This summer, we’re looking at Black generational wealth in a holistic way, and we want to hear from you!

By Erisa Apantaku, Arabella Breck, Olivia Cunningham and Tonia Hill

Jean Baptiste Pointe DuSable (Photo:  Richard_Gough )

Jean Baptiste Pointe DuSable (Photo: Richard_Gough)

From slavery and Jim Crow to redlining and mass incarceration, America has a racist history of denying Black people means to build their own wealth. A 2017 report from the Federal Reserve found that, in 2016, the median wealth (measured as financial assets minus liabilities) of white households was 10 times that of Black households.

Despite this, Chicago — founded by a Black man, Jean Baptiste Pointe DuSable, with a harbor, museum, park and high school of his namesake — has been a place where pockets of Black wealth (financial and cultural) have emerged. For example, the legacies of institutions like the Chicago Defender and neighborhoods like Bronzeville — the Black Metropolis — have had indelible effects on Black communities in Chicago and nationwide.

This summer at City Bureau, we’re trying to map the landscape of Black generational wealth in Chicago. We are listening to families’ stories about obtaining, losing and passing on wealth; delving into historical data; and seeing who is making space for different types of wealth to grow and thrive. Family-owned businesses large and small, arts legacies in Chicago’s Black neighborhoods, Black families of varied Chicago roots and socioeconomic levels and discriminatory housing practices are all part of our team’s holistic coverage.

Chicago, in particular, played a large part in creating the housing segregation that has had lasting effects on Black wealth across the nation. Following the Great Depression, the Federal Housing Administration made it possible for mostly white, middle- to lower-class families to purchase homes via mortgages. Those trying to buy in non-white neighborhoods were rejected; this practice was called redlining, and scholars believe the tools that made this possible were developed by Chicago’s powerful real estate lobby.

Today, there are twice as many Black families with zero wealth than white families in Chicago, according to a January 2017 study from Prosperity Now’s Racial Wealth Divide Initiative. Buying a home is one of the main ways to build wealth in America, but the process of owning and maintaining a home is not simple for Black populations because of discriminatory policies from the past and present. How are Black Chicagoans responding to these challenges?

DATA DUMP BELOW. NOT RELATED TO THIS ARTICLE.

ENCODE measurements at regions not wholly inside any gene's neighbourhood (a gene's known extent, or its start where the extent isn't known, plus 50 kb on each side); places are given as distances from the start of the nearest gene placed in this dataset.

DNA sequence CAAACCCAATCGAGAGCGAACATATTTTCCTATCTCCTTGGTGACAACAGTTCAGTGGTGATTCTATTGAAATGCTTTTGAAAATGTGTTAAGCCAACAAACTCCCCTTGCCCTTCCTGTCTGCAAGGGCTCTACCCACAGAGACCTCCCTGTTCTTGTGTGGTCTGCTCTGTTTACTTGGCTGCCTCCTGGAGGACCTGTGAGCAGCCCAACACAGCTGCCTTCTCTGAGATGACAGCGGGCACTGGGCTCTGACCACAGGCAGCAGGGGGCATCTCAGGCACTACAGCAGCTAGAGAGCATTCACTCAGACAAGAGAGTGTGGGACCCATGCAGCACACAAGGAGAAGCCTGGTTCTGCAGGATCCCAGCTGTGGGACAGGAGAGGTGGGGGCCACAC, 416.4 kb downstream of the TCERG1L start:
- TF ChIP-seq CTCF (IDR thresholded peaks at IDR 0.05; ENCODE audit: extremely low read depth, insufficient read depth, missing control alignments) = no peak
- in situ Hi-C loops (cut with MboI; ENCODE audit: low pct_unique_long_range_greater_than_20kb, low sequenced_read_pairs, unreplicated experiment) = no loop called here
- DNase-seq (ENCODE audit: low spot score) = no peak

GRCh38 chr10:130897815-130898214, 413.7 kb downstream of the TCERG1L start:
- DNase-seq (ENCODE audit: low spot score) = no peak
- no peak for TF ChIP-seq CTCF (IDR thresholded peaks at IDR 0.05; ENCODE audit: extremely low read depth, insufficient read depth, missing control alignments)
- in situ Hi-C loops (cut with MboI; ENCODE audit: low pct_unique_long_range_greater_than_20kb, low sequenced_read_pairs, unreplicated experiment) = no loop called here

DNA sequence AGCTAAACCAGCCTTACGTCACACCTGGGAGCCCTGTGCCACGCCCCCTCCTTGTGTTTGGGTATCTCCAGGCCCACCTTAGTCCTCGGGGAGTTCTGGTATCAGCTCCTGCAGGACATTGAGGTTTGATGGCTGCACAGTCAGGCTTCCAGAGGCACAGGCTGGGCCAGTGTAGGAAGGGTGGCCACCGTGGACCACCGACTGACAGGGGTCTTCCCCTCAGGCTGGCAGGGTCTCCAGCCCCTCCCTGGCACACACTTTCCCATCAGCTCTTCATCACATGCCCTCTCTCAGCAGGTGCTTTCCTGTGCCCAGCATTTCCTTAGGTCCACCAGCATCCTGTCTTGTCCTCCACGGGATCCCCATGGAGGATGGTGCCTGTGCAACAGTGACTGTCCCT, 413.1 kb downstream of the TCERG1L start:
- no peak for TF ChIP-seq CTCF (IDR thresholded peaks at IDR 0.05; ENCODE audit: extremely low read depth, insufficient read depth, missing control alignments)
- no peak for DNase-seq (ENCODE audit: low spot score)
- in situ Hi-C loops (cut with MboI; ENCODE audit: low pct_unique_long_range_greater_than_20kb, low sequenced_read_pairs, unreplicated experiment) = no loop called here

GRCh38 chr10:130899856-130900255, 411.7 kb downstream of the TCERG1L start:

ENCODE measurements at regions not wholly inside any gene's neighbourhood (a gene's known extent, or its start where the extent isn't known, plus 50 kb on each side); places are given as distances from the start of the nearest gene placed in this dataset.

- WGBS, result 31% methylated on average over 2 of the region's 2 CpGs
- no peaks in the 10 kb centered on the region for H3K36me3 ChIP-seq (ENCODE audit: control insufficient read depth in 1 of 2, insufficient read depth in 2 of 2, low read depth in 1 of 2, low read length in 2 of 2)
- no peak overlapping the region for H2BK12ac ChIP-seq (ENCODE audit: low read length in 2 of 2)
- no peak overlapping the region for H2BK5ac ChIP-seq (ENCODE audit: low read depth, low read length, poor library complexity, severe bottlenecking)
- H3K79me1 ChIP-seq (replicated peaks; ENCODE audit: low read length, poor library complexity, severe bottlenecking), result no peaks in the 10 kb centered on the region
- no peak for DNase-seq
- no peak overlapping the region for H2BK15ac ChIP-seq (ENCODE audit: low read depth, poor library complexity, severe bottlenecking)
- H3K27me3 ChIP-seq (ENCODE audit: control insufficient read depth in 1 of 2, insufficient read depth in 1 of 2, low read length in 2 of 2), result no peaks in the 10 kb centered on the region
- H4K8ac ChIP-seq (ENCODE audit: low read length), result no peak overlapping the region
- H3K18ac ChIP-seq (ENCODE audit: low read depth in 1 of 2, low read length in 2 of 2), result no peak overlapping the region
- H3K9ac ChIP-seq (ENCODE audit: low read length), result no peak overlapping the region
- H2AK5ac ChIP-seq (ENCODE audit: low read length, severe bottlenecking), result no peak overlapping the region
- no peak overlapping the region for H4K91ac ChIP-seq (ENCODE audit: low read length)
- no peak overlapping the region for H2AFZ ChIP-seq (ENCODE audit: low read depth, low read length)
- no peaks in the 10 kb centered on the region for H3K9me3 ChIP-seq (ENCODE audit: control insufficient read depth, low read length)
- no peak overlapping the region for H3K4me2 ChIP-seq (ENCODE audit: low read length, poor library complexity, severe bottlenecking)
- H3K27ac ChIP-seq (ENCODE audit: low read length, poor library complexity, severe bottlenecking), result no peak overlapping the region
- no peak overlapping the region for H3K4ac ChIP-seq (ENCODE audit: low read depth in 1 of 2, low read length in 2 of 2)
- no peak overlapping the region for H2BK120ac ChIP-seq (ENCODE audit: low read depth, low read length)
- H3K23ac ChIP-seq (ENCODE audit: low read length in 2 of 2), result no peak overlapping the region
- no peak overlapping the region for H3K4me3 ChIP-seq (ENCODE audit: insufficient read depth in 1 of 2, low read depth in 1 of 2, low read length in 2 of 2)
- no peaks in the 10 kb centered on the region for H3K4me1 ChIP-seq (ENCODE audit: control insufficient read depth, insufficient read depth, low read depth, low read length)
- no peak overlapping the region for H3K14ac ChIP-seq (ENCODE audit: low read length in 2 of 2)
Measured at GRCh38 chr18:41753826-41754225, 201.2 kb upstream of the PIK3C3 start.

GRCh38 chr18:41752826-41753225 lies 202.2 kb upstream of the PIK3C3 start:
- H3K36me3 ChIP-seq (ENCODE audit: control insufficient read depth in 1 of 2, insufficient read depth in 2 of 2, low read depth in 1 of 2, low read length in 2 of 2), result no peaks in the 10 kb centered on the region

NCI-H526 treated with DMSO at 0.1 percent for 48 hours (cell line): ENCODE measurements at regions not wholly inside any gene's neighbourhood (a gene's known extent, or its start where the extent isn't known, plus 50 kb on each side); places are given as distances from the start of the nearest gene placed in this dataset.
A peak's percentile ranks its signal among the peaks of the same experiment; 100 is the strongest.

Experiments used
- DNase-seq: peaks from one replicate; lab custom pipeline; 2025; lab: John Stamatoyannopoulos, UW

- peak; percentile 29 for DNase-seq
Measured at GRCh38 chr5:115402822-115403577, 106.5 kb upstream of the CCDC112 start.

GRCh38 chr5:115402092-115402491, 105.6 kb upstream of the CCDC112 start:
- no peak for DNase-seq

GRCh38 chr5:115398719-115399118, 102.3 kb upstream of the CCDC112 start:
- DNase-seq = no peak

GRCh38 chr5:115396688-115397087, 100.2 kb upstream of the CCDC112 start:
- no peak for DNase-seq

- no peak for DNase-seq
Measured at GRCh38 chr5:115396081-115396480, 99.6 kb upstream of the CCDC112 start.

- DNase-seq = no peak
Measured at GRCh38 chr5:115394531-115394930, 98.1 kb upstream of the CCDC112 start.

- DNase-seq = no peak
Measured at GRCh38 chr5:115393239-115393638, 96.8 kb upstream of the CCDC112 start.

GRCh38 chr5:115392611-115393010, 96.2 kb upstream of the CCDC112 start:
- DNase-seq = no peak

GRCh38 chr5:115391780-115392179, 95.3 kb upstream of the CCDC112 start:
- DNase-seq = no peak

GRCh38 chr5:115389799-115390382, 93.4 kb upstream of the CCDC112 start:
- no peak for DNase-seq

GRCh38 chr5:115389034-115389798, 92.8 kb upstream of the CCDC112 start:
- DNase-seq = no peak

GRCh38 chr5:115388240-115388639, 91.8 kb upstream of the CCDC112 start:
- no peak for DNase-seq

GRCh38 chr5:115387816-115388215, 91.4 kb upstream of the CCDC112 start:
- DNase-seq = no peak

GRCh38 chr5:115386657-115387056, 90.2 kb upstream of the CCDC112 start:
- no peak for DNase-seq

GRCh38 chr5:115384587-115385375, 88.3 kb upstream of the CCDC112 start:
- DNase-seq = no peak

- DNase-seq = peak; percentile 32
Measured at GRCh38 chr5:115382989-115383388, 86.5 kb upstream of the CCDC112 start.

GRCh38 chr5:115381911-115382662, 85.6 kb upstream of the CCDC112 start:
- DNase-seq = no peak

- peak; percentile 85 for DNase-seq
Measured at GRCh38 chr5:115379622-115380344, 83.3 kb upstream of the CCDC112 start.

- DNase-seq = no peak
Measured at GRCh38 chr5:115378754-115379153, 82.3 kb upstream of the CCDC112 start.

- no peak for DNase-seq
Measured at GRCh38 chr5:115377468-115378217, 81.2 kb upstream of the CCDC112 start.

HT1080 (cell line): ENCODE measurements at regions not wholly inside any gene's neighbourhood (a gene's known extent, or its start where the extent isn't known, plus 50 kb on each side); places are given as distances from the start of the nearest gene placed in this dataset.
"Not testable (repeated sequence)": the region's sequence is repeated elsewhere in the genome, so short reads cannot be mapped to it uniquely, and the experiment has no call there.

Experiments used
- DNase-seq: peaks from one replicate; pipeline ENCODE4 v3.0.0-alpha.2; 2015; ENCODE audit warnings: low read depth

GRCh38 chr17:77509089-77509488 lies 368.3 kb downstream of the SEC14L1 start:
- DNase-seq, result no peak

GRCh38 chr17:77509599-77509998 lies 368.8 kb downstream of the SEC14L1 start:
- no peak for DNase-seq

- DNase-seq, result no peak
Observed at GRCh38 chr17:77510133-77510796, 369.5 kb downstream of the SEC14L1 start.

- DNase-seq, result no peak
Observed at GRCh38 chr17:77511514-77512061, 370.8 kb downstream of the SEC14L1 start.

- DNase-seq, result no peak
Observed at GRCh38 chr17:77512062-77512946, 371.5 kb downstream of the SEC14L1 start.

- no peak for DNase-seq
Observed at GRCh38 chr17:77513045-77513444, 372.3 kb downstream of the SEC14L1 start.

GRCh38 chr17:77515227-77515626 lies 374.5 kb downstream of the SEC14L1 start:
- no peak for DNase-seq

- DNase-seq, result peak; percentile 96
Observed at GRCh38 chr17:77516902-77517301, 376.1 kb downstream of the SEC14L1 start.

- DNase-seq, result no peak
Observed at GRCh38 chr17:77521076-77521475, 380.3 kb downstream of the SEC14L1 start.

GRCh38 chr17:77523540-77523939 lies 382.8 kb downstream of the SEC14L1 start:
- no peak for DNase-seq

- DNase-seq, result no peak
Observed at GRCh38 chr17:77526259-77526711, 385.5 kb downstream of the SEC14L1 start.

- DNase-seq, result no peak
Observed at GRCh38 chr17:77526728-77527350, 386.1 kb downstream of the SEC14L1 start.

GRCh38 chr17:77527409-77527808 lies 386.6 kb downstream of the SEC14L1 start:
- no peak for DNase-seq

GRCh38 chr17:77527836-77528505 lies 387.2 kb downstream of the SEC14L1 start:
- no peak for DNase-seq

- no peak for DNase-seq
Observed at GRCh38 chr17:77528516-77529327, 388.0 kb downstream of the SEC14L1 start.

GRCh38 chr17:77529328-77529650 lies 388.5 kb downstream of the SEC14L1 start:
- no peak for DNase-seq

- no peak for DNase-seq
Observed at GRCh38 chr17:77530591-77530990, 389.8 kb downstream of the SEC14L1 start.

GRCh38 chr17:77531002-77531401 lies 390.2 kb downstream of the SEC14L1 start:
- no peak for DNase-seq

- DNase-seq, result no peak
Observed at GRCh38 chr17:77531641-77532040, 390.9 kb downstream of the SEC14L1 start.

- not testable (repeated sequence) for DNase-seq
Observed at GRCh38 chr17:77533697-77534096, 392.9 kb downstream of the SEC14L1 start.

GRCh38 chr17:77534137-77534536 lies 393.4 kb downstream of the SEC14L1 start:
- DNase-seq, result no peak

We’re also looking beyond the deficit lens of previous reporting on Black wealth. Rashida Phillips, the deputy director of Old Town School of Folk Music, told us early in our reporting that “money is an issue, but the wealth of our culture is so rich.” We want to look to the community and see who else feels this way and is creating opportunities to build cultural wealth. We’ll expand the definition of black wealth, showcase what folks have inherited from older generations and what they seek to pass down to younger generations.

Want to get in on this project? Your input is essential; we’re collecting as many stories as we can and soliciting your feedback so we can create an ethical and accurate picture of Black wealth in Chicago. Here’s how you can get involved:

  • Do you want to tell your family’s story of generational wealth?

  • What resources do you want to see come out of this project?

  • What other angles should we be pursuing?

If you want to help us answer any and all of these questions, reach out to us at Or, answer the question: “What does Black wealth mean to you?” and use the hashtag #blackchiwealth on Instagram or Twitter. Don’t forget to tag @city_bureau so we can learn from you!

Support City Bureau’s reporting on topics like Black generational wealth by becoming a City Bureau Press Club member today.

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